In 2018, faced with the “impending loss of the Raiders to Las Vegas and the Golden State Warriors to San Francisco,” the Legislature sought to facilitate “a new baseball park” at the Howard Terminal site in Oakland. The Project would create many high-wage, highly skilled jobs and present “an unprecedented opportunity to invest in new and improved transit and transportation infrastructure and implement sustainability measures.”Assembly Bill 734 is special legislation applicable solely to the Project. Pursuant to Public Resources Code section 21168.6.7, the baseball park and any nonresidential construction in the Project must achieve LEED gold certification, and residential construction must achieve either LEED gold certification or “the comparable GreenPoint rating, including meeting sustainability standards for access to quality transit.” The project must also achieve greenhouse gas neutrality, reduce by 20 percent the collective vehicle trips, and offer a “comprehensive package of community benefits.” Section 21168.6.7 requires certification by the Governor that the Project meets all those criteria to qualify for expedited administrative and judicial review under the California Environmental Quality Act (CEQA). Objectors argued that the Governor’s authority to certify the project expired on January 1, 2020. The trial court and court of appeal upheld the Governor’s ongoing certification authority. On February 11, 2021, the Governor certified the Howard Terminal Project for expedited CEQA review. View "Pacific Merchant Shipping Association v. Newsom" on Justia Law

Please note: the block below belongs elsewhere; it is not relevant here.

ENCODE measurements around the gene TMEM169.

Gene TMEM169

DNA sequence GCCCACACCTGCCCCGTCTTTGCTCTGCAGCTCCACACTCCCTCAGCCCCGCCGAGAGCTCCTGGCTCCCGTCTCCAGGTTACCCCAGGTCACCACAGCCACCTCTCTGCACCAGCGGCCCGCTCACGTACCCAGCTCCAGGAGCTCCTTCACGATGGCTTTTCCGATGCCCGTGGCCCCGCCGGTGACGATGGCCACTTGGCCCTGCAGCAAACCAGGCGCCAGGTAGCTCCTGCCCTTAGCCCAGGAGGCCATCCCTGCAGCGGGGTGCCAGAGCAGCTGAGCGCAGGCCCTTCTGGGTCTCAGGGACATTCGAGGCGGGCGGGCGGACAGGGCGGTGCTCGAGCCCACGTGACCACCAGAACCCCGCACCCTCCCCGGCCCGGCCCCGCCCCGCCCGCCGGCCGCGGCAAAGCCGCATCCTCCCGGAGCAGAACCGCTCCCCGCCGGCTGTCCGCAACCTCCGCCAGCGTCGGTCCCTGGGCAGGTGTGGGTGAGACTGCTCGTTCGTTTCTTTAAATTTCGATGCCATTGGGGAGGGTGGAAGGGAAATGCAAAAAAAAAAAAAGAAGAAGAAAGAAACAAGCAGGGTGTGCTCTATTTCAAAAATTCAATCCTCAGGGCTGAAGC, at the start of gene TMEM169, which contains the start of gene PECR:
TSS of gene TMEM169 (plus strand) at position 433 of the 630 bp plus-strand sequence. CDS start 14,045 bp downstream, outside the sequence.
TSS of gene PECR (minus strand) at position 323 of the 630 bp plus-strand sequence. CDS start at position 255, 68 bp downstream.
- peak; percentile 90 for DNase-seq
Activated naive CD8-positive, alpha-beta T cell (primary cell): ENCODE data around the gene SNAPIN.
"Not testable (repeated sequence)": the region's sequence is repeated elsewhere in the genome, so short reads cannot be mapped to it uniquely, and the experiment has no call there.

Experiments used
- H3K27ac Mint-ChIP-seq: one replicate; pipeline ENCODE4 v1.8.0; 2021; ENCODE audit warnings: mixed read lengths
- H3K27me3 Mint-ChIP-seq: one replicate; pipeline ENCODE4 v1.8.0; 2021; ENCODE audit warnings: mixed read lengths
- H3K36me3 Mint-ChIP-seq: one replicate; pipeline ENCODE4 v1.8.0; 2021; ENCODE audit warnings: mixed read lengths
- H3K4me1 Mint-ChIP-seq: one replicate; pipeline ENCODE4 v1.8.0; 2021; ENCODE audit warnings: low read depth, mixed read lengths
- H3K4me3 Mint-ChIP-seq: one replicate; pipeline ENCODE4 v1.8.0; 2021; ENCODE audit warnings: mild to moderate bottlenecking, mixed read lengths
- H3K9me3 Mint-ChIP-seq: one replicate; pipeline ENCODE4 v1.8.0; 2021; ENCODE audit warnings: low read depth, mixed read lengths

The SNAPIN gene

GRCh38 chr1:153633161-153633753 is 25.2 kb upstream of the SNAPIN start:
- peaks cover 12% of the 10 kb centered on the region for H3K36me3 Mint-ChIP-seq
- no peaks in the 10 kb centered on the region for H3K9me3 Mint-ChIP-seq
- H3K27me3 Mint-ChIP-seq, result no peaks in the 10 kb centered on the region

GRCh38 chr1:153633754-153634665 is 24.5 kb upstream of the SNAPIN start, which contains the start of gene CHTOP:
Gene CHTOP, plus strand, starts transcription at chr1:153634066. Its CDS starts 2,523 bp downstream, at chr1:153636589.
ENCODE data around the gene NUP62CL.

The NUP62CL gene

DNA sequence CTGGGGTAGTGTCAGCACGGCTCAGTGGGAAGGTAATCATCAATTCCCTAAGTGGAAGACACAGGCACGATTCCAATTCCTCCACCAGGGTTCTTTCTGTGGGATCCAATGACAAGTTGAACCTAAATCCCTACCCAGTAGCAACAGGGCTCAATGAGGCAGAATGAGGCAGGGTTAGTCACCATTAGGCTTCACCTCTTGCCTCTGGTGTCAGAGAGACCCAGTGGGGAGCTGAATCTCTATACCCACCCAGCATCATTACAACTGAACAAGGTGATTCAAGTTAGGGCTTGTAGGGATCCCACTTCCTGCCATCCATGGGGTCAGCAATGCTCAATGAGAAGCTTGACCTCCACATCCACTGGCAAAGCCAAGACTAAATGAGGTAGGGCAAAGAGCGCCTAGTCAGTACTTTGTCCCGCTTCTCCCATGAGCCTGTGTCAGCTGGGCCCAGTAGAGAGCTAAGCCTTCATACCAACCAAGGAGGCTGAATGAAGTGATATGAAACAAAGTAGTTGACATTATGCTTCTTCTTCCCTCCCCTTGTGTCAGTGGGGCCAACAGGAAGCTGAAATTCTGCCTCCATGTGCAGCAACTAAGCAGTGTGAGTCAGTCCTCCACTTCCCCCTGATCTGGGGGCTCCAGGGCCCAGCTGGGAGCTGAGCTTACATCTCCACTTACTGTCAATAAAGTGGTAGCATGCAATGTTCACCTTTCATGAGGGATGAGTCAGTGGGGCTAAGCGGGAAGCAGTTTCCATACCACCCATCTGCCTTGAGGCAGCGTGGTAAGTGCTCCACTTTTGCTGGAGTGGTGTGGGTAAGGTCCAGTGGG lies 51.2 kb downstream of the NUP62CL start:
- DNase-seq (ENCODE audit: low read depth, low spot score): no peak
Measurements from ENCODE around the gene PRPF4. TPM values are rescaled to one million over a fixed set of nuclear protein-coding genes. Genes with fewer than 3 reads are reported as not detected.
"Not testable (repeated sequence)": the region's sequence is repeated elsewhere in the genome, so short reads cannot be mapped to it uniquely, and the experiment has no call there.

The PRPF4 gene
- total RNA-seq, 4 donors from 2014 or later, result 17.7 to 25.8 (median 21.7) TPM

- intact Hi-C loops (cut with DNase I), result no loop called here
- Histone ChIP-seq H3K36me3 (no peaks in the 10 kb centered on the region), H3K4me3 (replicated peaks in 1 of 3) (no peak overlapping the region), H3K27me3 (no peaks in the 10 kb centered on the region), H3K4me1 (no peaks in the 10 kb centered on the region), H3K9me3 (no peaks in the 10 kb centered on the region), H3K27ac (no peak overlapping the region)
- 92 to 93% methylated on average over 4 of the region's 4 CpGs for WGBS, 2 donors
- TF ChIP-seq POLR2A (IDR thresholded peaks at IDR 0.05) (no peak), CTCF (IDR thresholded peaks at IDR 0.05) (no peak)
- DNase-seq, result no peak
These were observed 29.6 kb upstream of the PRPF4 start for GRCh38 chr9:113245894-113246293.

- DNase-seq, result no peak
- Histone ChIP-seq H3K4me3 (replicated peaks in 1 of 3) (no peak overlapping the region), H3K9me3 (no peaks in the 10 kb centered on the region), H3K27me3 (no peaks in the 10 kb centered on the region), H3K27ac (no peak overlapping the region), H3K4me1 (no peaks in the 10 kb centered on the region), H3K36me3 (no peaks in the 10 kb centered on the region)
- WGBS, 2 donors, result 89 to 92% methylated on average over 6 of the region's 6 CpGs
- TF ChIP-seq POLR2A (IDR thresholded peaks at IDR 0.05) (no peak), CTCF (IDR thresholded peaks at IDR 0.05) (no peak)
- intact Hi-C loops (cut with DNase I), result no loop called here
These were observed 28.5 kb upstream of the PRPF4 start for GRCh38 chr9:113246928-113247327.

by